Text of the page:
______________________________________Solution for nebulisation______________________________________Compound of formula (I) 1.0 mg(calculated as peptide per se)Water for injections to 10.0 ml______________________________________
Dissolve the compound of formula (I) in the water for injections. Sterilize the solution by passage through a membrane filter, 0.2 μm pore size, collecting the filtrate in a sterile receiver. Fill into sterile glass ampoules, 10 ml/ampoule, under aseptic conditions and seal each ampoule by fusion of the glass.
______________________________________Self-propelling formulation______________________________________Compound of formula (I), micronised 1.0 mg(calculated as peptide per se)Propellant to 5.0 ml______________________________________
Suspend the micronised compound of formula (I) in the propellant. Fill this suspension under pressure into preformed, valved aerosol canisters, 5 ml/canister, through the valve orifice.
The propellant is a commercially available mixture of trichloromonofluoromethane, dichlorodifluoromethane and dichlorotetrafluoroethane.
______________________________________Powder for inhalation______________________________________Compound of formula (I), micronised 1.0 mg(calculated as peptide per se)Lactose 29.0 mg______________________________________
Triturate and blend the micronised compound of formula (I) with the lactose. Fill the resulting powder blend into hard gelatin capsule shells, 30 mg per capsule.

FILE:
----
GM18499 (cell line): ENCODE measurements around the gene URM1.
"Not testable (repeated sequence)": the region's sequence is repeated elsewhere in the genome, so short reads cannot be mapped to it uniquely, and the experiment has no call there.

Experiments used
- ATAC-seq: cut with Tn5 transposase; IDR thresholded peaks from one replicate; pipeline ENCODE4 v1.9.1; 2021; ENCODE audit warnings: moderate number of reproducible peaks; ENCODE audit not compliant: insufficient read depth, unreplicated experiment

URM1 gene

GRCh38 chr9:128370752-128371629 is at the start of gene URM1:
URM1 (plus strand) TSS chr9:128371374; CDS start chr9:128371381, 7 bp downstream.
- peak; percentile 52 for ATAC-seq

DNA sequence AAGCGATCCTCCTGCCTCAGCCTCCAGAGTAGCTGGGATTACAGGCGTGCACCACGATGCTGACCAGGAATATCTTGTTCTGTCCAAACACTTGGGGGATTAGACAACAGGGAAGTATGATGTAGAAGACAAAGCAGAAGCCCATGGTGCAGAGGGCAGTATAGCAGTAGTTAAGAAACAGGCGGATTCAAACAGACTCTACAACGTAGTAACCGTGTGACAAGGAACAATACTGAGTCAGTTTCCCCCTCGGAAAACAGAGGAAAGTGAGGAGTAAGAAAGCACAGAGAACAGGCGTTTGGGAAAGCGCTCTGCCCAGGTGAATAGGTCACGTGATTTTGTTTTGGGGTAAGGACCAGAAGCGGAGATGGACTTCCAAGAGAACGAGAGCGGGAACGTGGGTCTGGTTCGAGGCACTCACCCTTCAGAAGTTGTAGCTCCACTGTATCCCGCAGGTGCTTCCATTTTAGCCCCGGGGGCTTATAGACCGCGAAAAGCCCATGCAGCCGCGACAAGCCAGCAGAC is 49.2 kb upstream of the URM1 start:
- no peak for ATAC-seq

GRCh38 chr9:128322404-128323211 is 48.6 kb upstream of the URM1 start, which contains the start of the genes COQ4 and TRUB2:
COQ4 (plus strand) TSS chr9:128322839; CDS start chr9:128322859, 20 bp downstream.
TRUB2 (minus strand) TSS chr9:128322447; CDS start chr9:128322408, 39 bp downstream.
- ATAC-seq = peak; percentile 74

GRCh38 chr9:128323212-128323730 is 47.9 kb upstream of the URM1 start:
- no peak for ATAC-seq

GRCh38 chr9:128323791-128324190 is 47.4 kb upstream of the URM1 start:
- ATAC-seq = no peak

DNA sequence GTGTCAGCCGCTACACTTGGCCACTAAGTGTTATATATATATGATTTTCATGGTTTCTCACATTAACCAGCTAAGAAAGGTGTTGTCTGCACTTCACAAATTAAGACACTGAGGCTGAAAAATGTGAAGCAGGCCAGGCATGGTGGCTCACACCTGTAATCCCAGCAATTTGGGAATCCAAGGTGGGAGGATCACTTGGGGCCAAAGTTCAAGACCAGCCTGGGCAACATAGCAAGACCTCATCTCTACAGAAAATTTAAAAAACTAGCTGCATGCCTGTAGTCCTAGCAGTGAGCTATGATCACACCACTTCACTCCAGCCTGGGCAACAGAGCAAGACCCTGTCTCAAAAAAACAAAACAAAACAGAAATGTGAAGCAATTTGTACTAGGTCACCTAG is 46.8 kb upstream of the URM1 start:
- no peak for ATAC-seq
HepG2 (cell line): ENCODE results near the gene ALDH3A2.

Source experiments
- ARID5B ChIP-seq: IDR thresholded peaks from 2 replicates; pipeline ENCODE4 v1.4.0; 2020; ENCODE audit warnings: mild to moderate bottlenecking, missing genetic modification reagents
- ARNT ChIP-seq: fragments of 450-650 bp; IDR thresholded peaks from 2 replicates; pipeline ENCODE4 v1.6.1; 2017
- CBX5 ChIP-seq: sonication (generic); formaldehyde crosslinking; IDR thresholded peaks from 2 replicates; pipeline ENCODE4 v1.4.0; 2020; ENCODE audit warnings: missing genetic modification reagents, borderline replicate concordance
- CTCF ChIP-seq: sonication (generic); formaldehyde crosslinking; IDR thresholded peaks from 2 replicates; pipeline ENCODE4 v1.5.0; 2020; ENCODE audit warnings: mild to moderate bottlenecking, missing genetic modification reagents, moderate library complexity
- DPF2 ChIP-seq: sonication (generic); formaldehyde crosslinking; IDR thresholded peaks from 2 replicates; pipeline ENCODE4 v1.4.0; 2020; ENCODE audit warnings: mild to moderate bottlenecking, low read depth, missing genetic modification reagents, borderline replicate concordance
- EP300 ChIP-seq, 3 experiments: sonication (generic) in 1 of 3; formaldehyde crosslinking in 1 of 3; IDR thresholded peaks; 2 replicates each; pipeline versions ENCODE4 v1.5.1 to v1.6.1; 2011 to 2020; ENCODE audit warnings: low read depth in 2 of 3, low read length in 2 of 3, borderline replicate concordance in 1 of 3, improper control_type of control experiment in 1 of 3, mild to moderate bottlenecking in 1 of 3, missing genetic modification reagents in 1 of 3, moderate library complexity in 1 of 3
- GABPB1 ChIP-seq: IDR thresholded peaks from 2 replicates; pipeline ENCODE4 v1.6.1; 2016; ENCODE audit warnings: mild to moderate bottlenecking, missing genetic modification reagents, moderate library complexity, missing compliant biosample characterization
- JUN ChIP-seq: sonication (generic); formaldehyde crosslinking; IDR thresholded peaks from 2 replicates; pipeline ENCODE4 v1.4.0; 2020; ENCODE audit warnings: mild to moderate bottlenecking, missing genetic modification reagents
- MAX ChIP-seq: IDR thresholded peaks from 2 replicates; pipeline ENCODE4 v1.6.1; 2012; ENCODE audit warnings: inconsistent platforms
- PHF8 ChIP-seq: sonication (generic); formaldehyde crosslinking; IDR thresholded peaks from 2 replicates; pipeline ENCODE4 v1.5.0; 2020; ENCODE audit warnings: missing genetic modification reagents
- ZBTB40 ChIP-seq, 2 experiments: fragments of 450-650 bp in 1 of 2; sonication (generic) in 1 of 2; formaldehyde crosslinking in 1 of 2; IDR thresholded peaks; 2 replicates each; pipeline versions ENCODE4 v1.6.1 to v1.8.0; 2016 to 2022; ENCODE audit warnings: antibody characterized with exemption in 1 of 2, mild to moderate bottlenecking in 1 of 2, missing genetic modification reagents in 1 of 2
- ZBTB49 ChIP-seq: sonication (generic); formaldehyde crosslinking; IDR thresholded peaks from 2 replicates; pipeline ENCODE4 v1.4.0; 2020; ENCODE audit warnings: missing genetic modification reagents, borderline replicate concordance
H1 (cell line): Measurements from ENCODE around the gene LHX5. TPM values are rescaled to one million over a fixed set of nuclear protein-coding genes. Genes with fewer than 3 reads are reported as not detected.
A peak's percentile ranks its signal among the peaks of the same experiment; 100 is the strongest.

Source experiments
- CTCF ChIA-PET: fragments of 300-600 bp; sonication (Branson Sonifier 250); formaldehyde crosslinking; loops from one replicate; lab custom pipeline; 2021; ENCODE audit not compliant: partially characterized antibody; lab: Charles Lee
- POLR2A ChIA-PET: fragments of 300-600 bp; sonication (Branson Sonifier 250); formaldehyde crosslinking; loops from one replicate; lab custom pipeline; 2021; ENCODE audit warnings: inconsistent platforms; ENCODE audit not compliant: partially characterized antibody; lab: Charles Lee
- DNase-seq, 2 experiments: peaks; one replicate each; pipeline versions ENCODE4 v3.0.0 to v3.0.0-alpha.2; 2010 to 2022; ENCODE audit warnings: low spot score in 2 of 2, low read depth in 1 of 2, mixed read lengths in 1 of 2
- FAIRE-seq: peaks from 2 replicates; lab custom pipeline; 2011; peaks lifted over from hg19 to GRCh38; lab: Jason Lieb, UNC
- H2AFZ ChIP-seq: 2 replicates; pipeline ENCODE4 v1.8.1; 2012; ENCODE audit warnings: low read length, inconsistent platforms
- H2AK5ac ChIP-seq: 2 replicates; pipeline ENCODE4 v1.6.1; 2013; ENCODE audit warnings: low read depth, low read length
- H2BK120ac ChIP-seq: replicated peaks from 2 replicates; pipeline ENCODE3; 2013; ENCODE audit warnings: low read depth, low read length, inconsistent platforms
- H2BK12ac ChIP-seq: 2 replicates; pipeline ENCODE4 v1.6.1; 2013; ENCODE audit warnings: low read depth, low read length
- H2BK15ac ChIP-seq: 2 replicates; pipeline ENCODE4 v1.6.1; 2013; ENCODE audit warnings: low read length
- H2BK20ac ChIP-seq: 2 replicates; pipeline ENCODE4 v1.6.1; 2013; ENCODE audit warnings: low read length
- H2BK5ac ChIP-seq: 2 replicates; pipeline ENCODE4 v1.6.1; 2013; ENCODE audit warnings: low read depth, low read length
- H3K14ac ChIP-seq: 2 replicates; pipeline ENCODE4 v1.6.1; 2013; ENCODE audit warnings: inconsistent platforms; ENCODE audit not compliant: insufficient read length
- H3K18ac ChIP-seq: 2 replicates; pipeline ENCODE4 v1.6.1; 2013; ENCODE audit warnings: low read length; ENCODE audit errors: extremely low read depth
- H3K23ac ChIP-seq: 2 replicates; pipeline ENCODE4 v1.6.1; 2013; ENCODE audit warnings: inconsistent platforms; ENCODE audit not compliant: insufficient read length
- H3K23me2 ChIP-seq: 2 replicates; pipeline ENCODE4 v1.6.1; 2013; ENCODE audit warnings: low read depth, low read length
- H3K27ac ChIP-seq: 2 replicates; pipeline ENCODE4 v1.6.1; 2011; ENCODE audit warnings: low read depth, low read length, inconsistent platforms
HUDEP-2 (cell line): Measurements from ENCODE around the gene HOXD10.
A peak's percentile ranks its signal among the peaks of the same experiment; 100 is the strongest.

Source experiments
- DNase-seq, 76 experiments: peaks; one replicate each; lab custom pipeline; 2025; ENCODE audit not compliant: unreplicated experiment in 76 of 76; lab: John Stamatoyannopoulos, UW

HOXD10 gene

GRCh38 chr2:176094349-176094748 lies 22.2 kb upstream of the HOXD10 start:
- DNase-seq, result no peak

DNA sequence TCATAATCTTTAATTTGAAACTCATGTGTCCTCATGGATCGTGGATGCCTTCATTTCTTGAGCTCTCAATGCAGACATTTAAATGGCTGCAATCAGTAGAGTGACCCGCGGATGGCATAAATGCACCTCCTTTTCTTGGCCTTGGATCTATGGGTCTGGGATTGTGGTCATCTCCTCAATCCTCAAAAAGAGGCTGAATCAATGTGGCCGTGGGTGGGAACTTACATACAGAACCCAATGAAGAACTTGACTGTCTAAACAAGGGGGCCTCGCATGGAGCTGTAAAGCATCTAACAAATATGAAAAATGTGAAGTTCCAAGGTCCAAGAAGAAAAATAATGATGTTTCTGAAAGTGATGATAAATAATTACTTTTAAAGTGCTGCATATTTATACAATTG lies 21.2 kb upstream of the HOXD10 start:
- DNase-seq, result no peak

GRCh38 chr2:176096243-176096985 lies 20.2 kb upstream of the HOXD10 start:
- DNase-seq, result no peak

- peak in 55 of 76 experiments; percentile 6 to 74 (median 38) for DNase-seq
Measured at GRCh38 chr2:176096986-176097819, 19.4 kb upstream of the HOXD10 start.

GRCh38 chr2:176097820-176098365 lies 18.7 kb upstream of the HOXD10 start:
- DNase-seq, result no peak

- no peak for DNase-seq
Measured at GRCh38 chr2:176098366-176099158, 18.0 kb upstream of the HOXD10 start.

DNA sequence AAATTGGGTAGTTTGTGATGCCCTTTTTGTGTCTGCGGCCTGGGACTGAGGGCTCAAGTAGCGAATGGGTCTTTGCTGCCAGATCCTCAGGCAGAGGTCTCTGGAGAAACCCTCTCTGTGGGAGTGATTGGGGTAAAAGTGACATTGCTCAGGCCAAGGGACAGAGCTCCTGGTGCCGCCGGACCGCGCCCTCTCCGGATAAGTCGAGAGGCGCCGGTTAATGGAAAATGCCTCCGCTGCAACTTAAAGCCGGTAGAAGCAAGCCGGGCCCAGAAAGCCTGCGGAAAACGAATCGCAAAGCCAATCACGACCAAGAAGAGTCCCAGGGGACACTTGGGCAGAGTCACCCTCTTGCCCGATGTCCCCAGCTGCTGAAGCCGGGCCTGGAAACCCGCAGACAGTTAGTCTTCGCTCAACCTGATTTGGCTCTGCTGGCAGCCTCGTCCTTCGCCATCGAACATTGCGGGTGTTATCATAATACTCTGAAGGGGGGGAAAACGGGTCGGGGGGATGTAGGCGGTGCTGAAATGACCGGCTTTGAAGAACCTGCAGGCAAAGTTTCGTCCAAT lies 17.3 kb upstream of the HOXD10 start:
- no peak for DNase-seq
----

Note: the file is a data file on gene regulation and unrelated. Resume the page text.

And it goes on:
______________________________________Nasal drops______________________________________Compound of formula (I) 100 mg(calculated as peptide per se)Methyl -p-hydroxybenzoate 10 mgWater for injections to 10 ml______________________________________
Dissolve the compound of formula (I) and the methyl p-hydroxybenzoate in the water for injections. Fill this solution into suitable dropper bottles, 10 ml/bottle, and close by securing the dropper nozzle and bottle cap.
|Cited Patent||Filing date||Publication date||Applicant||Title|
|US4119618 *||Apr 28, 1976||Oct 10, 1978||Said Sami I||Vasoactive polypeptide and method of preparation from neural tissue|
|US4489062 *||Feb 4, 1983||Dec 18, 1984||Lowe Lawrence A||Pharmaceutical compounds, preparation, use and intermediates therefor and their preparation|
|Citing Patent||Filing date||Publication date||Applicant||Title|
|US6281248||Feb 16, 2000||Aug 28, 2001||Magda Abdel Fattah Ahmed||Composition for treating asthma|
|U.S. Classification||514/1.7, 930/24, 530/330, 930/21, 514/826, 514/8.3|
|International Classification||A61K9/00, A61K38/04, A61K38/00, A61P11/08|
|Cooperative Classification||Y10S514/826, A61K9/008, A61K38/04, A61K9/0075|
|European Classification||A61K38/04, A61K9/00M20B6, A61K9/00M20B3|
|Feb 27, 1989||AS||Assignment|
Owner name: WELLCOME FOUNDATION LIMITED, THE, 183-193 EUSTON R
Free format text: ASSIGNMENT OF ASSIGNORS INTEREST.;ASSIGNORS:ADCOCK, JOHN J.;ALLAN, GEOFFREY;SMITH, TERENCE W.;REEL/FRAME:005060/0380
Effective date: 19890216
|Nov 23, 1992||FPAY||Fee payment|
Year of fee payment: 4
|Aug 1, 1994||AS||Assignment|
Owner name: JAC PRODUCTS, INC., MICHIGAN
Free format text: ASSIGNMENT OF ASSIGNORS INTEREST;ASSIGNOR:BOTT, JOHN ANTHONY;REEL/FRAME:007089/0398
Effective date: 19940712
|Nov 21, 1996||FPAY||Fee payment|
Year of fee payment: 8
|Nov 16, 2000||FPAY||Fee payment|
Year of fee payment: 12